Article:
Video and audio of interviews with the teacher outside of class before, during, and after the run,

  • 3.

    Video and audio of the 68 student formative assessments that the teacher conducted during the classes.

The analyses of these data are supplemented by

  • 1.

    Pre-post test data for the 122 students who completed the pre and post-tests, and

  • 2.

    Post-gameplay interviews with the teacher and four students two months after gameplay.

This chapter analyzes these data in terms of two questions central to the interplay between design, representation, and epistemology:

  • How do teachers and students interpret representations in the Fuzzy Chronicles learning environment?

  • How do representations in Fuzzy Chronicles scaffold the development of teachers’ and students’ epistemology of force?

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Theoretical Framework

When thinking about how to use representations to scaffold concepts in a digital learning environment, Ball and Cohen’s (1996)educative curriculum framework provides an orientation that positions the learning environment to scaffold learning not only for students, but also their teachers. As teachers play games in order to develop an understanding of their mechanics and how best to integrate them into curricula, the potential exists for games to scaffold teachers’ learning of content as they interact with the game or simulation. Developing canonically aligned understandings of science content in teachers is especially important for students, as this development affects the quality of instruction students, in turn, receive. Teachers’ understanding of Newtonian relationships influence not only the questions teachers ask when scaffolding their students’ understanding, but also the tasks teachers plan for classroom instruction and the concepts these tasks reinforce (Feiman-Nemser, 2001). Using learning games to develop deeper content knowledge in teachers, however, will only be effective insofar as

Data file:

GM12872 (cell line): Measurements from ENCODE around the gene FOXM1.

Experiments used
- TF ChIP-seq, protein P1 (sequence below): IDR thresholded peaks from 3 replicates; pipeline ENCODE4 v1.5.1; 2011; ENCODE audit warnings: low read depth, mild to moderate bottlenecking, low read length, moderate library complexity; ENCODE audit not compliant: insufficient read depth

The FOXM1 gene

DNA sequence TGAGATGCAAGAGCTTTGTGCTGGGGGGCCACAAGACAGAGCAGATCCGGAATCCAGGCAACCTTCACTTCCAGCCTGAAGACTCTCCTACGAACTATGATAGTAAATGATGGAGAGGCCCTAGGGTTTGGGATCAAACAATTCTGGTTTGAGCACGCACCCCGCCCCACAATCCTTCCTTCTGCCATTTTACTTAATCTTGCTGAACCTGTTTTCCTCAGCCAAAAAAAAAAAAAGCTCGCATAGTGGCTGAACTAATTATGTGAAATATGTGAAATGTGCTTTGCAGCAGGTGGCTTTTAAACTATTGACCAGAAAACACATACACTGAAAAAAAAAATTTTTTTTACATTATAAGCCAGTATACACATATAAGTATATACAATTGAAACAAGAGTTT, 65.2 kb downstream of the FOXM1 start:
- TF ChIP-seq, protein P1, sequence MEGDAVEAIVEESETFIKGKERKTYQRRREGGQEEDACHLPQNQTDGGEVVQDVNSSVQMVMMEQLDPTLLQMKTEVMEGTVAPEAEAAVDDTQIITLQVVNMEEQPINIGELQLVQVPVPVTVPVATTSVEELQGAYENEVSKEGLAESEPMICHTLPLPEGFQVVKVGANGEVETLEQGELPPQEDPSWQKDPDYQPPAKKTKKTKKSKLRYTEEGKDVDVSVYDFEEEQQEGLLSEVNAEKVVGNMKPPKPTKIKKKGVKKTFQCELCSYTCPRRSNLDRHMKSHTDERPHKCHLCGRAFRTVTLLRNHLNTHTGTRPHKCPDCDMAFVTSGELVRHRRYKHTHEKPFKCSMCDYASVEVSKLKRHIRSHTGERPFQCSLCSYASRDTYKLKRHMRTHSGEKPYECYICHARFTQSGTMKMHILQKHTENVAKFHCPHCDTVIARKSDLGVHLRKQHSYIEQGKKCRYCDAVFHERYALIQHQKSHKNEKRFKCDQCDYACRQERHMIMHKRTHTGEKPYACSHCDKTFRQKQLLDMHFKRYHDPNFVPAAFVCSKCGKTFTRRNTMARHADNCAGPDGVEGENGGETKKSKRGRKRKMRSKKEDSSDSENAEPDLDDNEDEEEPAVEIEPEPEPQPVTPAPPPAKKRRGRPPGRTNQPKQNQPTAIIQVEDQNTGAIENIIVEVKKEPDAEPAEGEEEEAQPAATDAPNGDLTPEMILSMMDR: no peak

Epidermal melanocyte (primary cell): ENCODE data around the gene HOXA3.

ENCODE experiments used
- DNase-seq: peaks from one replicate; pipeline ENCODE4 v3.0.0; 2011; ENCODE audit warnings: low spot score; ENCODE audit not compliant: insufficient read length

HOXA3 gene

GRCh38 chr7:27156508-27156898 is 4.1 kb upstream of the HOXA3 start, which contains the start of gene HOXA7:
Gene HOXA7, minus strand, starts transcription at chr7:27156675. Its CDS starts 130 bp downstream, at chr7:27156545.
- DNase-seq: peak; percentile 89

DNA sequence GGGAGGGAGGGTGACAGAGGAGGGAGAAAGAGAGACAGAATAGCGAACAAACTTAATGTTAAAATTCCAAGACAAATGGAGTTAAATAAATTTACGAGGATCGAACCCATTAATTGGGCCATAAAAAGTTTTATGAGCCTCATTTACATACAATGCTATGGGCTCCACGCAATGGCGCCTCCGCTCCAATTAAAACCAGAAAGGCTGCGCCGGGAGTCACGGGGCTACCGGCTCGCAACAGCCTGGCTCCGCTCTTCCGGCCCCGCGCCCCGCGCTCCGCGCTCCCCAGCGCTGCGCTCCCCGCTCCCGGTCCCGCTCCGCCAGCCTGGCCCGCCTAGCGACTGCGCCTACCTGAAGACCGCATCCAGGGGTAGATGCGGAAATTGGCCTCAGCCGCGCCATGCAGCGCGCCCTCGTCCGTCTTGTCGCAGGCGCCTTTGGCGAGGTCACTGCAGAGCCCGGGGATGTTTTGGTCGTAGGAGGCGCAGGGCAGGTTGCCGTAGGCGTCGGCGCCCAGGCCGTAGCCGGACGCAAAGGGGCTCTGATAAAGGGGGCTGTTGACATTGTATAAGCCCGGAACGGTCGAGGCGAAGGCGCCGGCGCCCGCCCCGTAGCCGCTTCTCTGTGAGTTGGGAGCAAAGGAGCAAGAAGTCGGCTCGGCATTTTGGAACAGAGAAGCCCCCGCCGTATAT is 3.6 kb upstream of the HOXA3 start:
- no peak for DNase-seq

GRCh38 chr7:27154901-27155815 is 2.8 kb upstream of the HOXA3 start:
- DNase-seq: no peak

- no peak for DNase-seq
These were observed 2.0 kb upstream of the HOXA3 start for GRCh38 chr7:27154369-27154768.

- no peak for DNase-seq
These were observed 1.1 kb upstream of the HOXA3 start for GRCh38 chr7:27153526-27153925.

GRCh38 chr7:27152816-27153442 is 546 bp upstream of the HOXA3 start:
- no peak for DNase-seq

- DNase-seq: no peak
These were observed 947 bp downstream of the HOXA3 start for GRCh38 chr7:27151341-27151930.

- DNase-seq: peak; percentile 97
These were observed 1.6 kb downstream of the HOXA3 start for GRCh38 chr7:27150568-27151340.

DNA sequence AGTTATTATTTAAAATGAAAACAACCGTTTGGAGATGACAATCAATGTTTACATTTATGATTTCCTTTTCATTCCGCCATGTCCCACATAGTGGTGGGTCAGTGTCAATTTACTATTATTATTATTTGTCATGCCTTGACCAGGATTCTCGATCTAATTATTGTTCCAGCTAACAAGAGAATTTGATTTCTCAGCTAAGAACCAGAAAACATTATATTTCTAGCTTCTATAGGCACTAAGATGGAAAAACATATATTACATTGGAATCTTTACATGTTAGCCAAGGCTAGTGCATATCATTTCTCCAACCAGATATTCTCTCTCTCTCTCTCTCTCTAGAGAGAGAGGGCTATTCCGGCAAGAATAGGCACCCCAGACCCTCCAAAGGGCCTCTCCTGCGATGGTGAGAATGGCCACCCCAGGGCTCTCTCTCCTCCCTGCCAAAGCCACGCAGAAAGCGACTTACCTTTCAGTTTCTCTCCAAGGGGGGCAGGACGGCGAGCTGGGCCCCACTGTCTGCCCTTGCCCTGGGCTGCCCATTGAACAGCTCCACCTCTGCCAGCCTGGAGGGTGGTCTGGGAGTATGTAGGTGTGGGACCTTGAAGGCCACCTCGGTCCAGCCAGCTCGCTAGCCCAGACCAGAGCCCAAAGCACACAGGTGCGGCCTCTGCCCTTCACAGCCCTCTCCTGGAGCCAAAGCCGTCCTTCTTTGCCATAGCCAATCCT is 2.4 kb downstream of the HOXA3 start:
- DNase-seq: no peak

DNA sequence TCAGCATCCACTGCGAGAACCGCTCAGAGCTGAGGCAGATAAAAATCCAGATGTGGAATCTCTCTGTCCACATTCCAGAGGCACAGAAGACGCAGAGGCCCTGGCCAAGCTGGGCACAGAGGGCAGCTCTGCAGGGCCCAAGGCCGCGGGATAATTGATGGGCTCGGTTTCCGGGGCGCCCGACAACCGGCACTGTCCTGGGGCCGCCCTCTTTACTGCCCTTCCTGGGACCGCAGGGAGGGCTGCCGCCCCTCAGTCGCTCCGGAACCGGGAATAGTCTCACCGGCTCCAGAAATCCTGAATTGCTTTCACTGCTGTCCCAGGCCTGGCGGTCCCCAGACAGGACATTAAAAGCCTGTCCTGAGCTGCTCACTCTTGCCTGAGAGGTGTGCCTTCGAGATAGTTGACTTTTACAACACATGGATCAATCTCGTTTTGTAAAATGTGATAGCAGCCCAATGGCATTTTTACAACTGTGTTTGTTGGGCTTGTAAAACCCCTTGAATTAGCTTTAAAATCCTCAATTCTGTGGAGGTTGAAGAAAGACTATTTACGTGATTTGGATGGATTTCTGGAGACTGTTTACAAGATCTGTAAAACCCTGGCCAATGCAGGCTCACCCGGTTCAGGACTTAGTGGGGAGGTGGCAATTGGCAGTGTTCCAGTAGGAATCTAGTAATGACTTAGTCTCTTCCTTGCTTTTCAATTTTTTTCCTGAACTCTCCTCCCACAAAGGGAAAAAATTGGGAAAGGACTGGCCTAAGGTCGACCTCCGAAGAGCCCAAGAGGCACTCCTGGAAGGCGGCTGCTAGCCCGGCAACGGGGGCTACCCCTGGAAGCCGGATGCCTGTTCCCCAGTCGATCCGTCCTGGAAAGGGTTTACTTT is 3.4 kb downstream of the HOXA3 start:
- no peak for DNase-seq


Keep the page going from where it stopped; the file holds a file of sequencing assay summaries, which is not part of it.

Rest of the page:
• 1.

    The representations in the learning environment properly embody the focus concept(s), and

  • 2.

    The correct scaffolds are in place to bridge teachers’ intuitive understanding with the canonical understanding of concepts as represented in the game.

Key Terms in this Chapter

Representation: A depiction or model of a concept within a game.

Epistemology: The study of how knowledge is developed within a discipline.

Conceptually-Integrated Game: Games in which content and concepts are woven into the mechanics of gameplay.

Educative Curriculum: Curriculum that educates teachers, as well as students, through its implementation.

Conceptually-Embedded Game: Games in which content is presented as an activity within the game.

Scaffolding: The act of supporting the learning process by providing resources to aid the learning process, which are slowly taken away as learners become more autonomous.

Ontology: The study of the nature of being, of what exists and does not exist.